“I think it’s very important for everyone’s mental health to be able to be in the great outdoors, and we’re so blessed that it’s so close,” Turgeon-Kimble said. “And there’s no reason we can’t social distance in a forest that big; there’s no reason whatsoever.”
Many of the format changes required for this year’s Femme Fatale could become permanent, she said.
“I think the Covid plan actually did us a favor,” she said. “We liked the format of the smaller groups going out like they did. And all of the riders seemed to really like it better, as well.”
Looking back on the history of Femme Fatale, Turgeon-Kimble said she’s not sure how much money the event has raised for charities.
“I'm not a numbers girl -- I wish I would have kept track,” she said. “We've made a lot of difference in a lot of lives.”
Next year’s Femme Fatale will be dubbed “Happy Trails: Beltrami Up North,” she said, with a focus on raising money for trail improvement projects to provide connections between various communities bordering the forest.
“Camouflage will be prominent,” Turgeon-Kimble said. “We are working on grants that need significant matching funds for a couple of very large, very important improvements that will be critical to joining up all surrounding towns.”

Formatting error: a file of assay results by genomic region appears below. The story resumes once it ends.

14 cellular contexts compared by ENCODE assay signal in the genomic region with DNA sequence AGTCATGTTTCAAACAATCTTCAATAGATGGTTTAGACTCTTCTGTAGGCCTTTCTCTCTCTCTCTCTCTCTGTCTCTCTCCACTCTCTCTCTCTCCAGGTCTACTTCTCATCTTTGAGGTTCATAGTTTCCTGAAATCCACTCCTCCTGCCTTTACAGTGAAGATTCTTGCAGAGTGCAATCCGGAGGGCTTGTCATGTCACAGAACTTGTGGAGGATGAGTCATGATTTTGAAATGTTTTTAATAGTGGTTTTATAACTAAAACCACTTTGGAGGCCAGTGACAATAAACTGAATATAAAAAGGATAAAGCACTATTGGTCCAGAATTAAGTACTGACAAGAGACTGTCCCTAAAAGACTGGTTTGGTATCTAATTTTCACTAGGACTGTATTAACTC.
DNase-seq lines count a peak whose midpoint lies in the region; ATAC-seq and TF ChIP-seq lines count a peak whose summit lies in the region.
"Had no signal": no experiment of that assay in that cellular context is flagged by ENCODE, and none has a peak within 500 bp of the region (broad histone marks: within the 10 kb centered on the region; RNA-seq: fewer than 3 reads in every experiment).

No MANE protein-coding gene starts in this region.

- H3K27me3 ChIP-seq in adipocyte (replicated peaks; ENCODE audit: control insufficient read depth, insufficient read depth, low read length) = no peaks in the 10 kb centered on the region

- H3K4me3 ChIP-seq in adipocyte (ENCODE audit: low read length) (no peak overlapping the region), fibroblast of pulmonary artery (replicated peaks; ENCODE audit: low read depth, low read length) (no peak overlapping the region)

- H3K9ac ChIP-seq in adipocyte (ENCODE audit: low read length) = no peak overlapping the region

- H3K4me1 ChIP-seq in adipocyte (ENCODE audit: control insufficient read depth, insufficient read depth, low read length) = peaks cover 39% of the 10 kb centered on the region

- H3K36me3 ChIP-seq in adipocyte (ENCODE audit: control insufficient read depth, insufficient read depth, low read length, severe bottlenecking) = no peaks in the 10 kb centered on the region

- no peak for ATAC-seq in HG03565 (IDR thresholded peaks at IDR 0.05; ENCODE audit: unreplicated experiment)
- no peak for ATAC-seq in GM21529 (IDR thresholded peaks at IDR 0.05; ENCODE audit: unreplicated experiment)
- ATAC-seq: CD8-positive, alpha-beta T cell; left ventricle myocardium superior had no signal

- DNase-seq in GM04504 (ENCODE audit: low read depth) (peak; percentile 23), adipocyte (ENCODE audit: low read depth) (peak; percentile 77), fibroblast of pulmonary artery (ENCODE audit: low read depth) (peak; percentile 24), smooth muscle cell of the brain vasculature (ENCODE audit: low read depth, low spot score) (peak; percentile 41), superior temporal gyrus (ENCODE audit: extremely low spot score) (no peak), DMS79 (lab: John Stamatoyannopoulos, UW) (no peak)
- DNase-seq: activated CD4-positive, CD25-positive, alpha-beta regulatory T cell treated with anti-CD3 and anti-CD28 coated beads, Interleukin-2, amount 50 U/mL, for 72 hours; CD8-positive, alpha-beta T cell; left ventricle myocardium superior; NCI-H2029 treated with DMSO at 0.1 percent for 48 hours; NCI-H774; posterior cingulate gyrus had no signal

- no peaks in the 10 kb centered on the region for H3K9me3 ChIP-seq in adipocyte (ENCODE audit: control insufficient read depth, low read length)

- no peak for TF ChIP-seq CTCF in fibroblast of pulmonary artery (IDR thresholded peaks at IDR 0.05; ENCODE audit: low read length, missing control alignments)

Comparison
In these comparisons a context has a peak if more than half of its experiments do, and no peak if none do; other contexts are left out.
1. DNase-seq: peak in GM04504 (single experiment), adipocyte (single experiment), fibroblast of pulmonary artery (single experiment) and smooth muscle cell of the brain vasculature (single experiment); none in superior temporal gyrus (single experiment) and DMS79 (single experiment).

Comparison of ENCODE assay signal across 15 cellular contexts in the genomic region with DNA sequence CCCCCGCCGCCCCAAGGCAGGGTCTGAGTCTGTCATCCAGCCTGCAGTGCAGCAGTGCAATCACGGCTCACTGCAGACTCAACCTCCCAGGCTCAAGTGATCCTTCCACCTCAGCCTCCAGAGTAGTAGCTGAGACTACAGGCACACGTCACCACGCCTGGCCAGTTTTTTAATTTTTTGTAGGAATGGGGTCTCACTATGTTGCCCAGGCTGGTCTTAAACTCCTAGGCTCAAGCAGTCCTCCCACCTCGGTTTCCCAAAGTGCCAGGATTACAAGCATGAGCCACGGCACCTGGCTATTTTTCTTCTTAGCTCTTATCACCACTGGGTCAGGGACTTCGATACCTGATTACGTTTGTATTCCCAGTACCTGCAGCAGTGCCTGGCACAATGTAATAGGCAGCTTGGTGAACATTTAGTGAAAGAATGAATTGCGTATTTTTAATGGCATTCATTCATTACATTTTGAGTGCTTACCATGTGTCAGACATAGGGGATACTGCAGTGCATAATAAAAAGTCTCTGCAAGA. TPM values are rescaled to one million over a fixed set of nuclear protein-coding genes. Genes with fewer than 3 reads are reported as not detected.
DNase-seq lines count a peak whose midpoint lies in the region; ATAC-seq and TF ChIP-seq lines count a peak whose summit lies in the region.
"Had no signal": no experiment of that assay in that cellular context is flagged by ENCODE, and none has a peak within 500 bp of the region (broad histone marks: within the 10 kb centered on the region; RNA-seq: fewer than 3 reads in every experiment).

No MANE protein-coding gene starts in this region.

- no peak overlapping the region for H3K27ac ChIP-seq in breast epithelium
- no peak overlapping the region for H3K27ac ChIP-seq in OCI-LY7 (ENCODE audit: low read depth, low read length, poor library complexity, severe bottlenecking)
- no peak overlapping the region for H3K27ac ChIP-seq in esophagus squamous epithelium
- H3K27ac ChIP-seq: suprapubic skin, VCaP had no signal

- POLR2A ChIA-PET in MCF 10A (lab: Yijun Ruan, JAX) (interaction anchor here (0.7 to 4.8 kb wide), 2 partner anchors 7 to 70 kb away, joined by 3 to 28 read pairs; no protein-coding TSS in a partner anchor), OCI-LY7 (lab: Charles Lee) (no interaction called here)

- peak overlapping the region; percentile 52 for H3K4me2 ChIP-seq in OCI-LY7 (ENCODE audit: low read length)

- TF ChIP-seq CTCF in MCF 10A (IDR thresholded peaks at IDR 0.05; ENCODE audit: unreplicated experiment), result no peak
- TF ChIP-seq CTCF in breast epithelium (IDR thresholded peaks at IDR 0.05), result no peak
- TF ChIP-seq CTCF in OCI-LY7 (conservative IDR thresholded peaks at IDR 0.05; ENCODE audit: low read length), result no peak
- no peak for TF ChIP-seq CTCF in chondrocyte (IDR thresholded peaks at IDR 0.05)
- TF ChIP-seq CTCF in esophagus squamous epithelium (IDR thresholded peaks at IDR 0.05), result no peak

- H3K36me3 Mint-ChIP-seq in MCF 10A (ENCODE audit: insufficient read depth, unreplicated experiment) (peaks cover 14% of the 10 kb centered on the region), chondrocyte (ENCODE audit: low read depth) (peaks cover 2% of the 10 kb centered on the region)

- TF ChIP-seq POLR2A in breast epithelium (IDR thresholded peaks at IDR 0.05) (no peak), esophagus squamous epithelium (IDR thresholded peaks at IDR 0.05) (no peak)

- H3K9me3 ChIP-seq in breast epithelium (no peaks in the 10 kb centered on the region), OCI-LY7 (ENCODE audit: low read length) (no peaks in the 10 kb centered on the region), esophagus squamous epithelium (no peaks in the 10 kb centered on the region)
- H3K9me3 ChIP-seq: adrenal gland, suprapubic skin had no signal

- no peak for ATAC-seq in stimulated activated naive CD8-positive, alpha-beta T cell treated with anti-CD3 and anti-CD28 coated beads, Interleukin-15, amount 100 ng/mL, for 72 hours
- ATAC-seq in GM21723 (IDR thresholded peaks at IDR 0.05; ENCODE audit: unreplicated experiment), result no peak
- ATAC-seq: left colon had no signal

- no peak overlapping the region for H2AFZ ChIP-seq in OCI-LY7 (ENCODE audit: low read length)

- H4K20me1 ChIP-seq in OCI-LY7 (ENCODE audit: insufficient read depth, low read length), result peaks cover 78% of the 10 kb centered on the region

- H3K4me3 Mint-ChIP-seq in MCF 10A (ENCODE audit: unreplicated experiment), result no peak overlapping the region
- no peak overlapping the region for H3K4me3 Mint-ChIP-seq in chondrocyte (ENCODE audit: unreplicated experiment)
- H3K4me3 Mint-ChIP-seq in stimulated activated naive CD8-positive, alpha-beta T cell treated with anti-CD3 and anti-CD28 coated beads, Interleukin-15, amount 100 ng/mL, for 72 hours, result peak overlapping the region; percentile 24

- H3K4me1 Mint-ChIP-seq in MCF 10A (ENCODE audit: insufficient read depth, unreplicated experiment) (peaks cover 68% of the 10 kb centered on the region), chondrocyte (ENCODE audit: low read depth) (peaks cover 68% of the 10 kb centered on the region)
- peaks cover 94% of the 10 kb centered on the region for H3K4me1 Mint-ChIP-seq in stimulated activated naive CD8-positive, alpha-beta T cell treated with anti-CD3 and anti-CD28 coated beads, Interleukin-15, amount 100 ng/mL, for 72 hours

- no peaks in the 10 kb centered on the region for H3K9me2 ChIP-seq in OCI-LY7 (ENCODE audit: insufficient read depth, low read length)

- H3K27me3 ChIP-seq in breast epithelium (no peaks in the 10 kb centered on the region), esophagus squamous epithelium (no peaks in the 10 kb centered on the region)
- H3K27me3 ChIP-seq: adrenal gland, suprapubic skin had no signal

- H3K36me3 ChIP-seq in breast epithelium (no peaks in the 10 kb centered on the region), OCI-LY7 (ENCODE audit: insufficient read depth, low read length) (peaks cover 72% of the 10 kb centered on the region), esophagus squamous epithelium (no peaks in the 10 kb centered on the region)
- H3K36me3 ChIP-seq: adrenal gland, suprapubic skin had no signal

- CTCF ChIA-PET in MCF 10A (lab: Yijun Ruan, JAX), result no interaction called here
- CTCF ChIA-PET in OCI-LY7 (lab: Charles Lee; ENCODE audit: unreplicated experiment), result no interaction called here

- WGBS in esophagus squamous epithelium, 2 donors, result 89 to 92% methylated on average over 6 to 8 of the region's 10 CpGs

Dokken reports on outdoors. Call him at (701) 780-1148, (800) 477-6572 ext. 1148 or send email to email@example.com.
FEMME FATALE FUNDRAISING RECIPIENTS
This year’s 15th annual “Femme Fatale” ATV fun ride and fundraising event, was held Saturday, Aug. 1, in Beltrami Island State Forest and was dubbed “Project S.O.S.,” short for Stamp Out Suicide. The fundraiser raised a record of more than $44,000 for causes in Lake of the Woods and Roseau counties, according to Rick Corneliuson, one of the event’s organizers.
Organizations receiving funding are as follows:
$18,000 Hunter James Nordlof “Be Kind” Foundation.
$18,000 MAX Foundation.
$1,000 Lake of the Woods County Veterans Relief Fund.
$1,000 Roseau County Veterans Relief Fund.
$1,000 Lake of the Woods Veterans Memorial.
$1,000 Disabled American Veterans – Roseau Chapter.
$1,000 Lake of the Woods School Backpack program.
$1,000 Warroad School Backpack program.
$1,000 Roseau School Backpack program.
$1,000 Greenbush School Backpack program.
In addition, the Roseau-Lake of the Woods Sportsmans Club will receive a $3,500 donation for fixing the Lund Trail in Beltrami Island State Forest. The club has been a “big factor in the success of our fundraisers for the last few years,” Femme Fatale organizers said on their Facebook page. “That organization is an awesome steward of the forest access trails and deserves all of our support.”